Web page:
BASH Programming

What is the Syntax of the While Loop in Shell Scripting?

Many of us heard about and may even have tried many of the loops and statements in the programming world. Many types of loops exist in programming languages, one of them is the “while” loop. This loop is used to execute the number of lines in its “do” clause when the condition is satisfied. Let’s see some examples of using the “while” loop with different syntaxes in the bash script.

Example 01:

The very first method of using a while loop in the bash script is with the simple brackets. So, start by opening a shell terminal using “Ctrl+Alt+T” at the desktop of Ubuntu 20.04. After the terminal opens, create a new bash file in it. For file creation, use the “touch” instruction with the name of a file having a “.sh” extension as shown in the affixed image.

$ touch

Open this file in the terminal with the use of some editor. We recommend you to utilize the “Nano” editor as per the below-shown instruction.

$ nano

Within the file, add the bash extension first at the top of a file. We have set a variable “z” with the value “2”. The while loop has been initialized to check the condition for variable “z”. If the value of “z” is equal to or less than 10, the “do” clause will be executed. Within the “do” clause, the value of variable “z” will be displayed with the help of the “echo” statement. Also, the variable “z” value would be incremented by 2. The while loop ends here.

Upon running the bash file, we have got the below-shown result. The value of variable “z” has been incremented by 2 each time until it reaches 10.

$ bash

Example 02:

The second method to use the while loop in the bash script is with the square brackets. So, let’s open the same file once again to update its code. After the bash extension, we have added a variable “z” with a value of 1.  The “while” loop has been initialized with the condition in its square brackets. The flag “-lt” stands for “less than”. If the value of “z” is less than 10, it will execute the “do” clause. The do clause contains an “echo” statement to print out the variable value and increment it with 1.

Upon executing the bash code, we have got the result shown below. The value of variable “z” has been incremented and printed out from 1 to 9.

$ bash

Let’s change the condition in square brackets of a while loop. The flag “-le” represents “less than and equal to”. The remaining bash code is the same. The condition checks that if the variable is less than or equivalent to 10, implement the “do” clause. Print out the variable value and increment it by 1.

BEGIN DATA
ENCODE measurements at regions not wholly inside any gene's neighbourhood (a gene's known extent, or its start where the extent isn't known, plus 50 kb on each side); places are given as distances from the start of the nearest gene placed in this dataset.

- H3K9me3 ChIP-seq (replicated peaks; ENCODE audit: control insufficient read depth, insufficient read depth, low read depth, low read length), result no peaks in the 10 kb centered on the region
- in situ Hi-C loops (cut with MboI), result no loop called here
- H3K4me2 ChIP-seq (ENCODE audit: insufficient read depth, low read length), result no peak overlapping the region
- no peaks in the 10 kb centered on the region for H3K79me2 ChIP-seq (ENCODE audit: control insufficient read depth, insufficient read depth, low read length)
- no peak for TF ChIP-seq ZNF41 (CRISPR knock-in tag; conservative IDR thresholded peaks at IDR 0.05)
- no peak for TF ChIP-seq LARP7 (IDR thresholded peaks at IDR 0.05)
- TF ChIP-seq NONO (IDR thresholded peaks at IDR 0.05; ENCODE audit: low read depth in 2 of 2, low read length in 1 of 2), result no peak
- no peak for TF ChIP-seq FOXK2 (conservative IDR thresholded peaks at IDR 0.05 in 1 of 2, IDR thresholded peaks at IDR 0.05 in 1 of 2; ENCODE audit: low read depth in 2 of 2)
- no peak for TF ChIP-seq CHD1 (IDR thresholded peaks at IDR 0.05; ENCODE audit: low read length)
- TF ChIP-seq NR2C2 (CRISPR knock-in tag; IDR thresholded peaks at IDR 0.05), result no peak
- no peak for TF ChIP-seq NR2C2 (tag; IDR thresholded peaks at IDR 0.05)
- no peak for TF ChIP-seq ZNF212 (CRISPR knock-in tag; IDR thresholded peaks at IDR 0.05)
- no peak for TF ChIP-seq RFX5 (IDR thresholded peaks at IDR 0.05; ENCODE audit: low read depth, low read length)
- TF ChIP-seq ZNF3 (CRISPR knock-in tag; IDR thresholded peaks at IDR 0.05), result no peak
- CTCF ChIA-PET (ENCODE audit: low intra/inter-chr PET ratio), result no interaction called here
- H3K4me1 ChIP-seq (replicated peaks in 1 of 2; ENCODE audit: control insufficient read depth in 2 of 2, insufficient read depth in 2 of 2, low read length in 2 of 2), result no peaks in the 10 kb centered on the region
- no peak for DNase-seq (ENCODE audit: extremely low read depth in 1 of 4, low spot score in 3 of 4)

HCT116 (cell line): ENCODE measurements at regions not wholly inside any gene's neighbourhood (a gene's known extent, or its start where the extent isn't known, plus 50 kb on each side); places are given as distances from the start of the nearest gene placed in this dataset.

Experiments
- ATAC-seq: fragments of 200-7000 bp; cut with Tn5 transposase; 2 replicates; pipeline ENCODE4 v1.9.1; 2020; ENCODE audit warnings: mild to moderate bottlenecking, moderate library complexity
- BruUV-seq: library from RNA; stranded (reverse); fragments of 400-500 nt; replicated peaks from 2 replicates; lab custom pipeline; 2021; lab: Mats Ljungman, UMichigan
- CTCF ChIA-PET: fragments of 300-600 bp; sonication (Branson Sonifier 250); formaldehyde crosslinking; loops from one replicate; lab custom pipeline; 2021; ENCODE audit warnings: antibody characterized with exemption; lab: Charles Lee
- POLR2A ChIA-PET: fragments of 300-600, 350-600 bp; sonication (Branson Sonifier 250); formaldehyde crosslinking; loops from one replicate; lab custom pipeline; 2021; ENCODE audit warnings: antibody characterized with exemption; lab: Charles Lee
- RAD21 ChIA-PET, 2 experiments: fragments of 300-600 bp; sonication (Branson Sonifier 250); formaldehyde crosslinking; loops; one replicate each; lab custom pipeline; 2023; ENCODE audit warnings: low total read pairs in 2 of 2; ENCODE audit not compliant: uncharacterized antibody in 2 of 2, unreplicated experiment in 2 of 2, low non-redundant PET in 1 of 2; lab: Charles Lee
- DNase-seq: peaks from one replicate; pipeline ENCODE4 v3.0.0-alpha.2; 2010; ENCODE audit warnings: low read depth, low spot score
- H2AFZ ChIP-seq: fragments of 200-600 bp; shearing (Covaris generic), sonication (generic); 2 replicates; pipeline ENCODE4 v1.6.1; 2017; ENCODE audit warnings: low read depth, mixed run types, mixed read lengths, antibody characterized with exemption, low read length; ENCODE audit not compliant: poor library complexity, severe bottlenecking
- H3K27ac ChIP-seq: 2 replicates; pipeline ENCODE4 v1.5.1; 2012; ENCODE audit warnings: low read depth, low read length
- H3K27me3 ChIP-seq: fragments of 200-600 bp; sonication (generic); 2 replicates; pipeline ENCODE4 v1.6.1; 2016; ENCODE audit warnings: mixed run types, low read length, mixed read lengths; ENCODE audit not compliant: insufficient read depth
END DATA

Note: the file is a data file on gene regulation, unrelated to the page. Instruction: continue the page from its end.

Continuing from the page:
When we have executed the bash code, it shows the result starting from 1 up to 10.

$ bash

Let’s make another condition within the “while” loop. We have set a variable “z” with a value of 33. Within the “while” loop, the “-gt” stands for “greater than” here. So, it is verifying if the value of variable “z” is greater than 5 or not. If satisfied, the “do” clause will display the value of variable “z” and decrement it by subtracting 3 from it. Otherwise, the loop ends here.

As the value 33 is greater than 5, so the value has been displayed on the terminal and decremented by 3 until it reached near 5.

$ bash

Example 03:

Let’s take another method to use while loop in bash script. In this method, we will be using a file to read its data with the help of a “while” loop. Let’s say we have a file test.txt with some text data in it, as shown below.

$ cat test.txt

Open the file again to update it. After adding the bash extension, we have declared a variable “file” containing the path to a file.  The “while” loop has been initialized to read the file data. So, the model has been set to “read”. If the file has permissions to be read out as the flag “-r” indicates, then each line from the file would be read out using the “echo” statement within the “do” clause.

Upon running this bash script on the terminal, we have got the data of a file in our terminal as an output. This output data is similar to the data in the text file “test.txt”.

$ bash

Example 04:

Another way to use the “while” loop in a bash script is without any condition mentioned within it. You can also use other loops or statements within it. So, after adding the bash extension in the same file, “”, we have initialized a “while” loop with no conditions. Within the “do” clause of a “while” loop, the read statement is used to get input from the user in two variables, “x” and “y”. The variable “z” has been initialized, which is taking the sum of both variables “x” and “y” as its value. After this, we have used the “if” statement to check a condition that if a value of variable “x” equals the 5, the “do” statement will be printed out. Within the “do” clause, the echo statement will be printed out, and the loop will be broken. The “while” loop ends here.

After running, the user has added 2 and 4 and got the sum “6” at first input. On the second input, the user added 4 and 8 and got 13. The last input added 5 and 2 and got 7 as the sum while the loop terminates here.

$ bash


This guide contains 4 examples of the different syntaxes of using the “while” loop within the bash script. Initially, we have elaborated on the basic introduction of this guide. We believe that all the examples implemented here are easy to do for every bash user.

About the author

Omar Farooq

Hello Readers, I am Omar and I have been writing technical articles from last decade. You can check out my writing pieces.